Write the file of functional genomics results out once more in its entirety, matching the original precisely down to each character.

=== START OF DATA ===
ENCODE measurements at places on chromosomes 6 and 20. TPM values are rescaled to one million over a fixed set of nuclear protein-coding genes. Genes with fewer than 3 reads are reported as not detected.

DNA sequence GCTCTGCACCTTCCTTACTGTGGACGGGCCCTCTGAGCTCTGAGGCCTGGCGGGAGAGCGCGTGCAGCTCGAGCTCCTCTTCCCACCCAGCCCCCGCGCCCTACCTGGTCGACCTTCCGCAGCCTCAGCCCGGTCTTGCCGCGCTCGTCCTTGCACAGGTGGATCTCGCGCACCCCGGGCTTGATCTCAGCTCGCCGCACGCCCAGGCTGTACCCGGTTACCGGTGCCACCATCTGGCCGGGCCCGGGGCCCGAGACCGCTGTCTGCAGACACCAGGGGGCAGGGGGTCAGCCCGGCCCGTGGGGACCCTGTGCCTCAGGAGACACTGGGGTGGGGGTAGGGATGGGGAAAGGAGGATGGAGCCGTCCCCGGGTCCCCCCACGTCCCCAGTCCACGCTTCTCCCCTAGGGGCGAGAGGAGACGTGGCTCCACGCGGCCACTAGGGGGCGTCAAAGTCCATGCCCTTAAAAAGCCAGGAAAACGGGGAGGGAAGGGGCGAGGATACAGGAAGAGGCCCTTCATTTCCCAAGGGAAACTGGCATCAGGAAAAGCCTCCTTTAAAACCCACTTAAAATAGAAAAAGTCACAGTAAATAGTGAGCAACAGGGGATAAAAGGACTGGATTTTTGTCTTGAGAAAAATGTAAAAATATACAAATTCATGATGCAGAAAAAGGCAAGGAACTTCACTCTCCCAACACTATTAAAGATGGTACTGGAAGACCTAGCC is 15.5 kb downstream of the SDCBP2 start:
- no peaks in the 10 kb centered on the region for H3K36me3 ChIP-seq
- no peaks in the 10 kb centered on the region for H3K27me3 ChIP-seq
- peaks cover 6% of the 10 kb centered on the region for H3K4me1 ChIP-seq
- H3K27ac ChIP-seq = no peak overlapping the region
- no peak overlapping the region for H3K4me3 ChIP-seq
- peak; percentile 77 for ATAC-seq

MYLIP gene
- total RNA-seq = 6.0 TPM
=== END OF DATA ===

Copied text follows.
ENCODE measurements at places on chromosomes 6 and 20. TPM values are rescaled to one million over a fixed set of nuclear protein-coding genes. Genes with fewer than 3 reads are reported as not detected.

DNA sequence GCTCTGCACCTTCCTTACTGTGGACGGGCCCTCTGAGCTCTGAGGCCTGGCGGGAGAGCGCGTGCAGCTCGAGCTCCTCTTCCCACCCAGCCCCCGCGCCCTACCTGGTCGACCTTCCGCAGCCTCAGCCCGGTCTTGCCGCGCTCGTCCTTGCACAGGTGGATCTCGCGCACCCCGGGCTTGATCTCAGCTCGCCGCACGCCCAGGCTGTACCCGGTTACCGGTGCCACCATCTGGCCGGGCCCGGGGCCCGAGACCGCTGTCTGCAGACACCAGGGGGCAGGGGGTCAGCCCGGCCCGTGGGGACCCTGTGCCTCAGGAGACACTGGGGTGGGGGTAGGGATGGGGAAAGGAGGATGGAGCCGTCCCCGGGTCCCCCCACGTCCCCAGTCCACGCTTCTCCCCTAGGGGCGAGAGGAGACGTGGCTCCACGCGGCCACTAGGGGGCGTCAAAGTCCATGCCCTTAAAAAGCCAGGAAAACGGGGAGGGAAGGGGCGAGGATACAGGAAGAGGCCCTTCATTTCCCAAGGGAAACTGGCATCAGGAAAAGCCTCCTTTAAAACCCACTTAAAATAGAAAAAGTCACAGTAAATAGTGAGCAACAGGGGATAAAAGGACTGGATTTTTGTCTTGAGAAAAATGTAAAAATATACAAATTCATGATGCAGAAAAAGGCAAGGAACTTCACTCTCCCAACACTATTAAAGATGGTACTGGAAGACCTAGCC is 15.5 kb downstream of the SDCBP2 start:
- no peaks in the 10 kb centered on the region for H3K36me3 ChIP-seq
- no peaks in the 10 kb centered on the region for H3K27me3 ChIP-seq
- peaks cover 6% of the 10 kb centered on the region for H3K4me1 ChIP-seq
- H3K27ac ChIP-seq = no peak overlapping the region
- no peak overlapping the region for H3K4me3 ChIP-seq
- peak; percentile 77 for ATAC-seq

MYLIP gene
- total RNA-seq = 6.0 TPM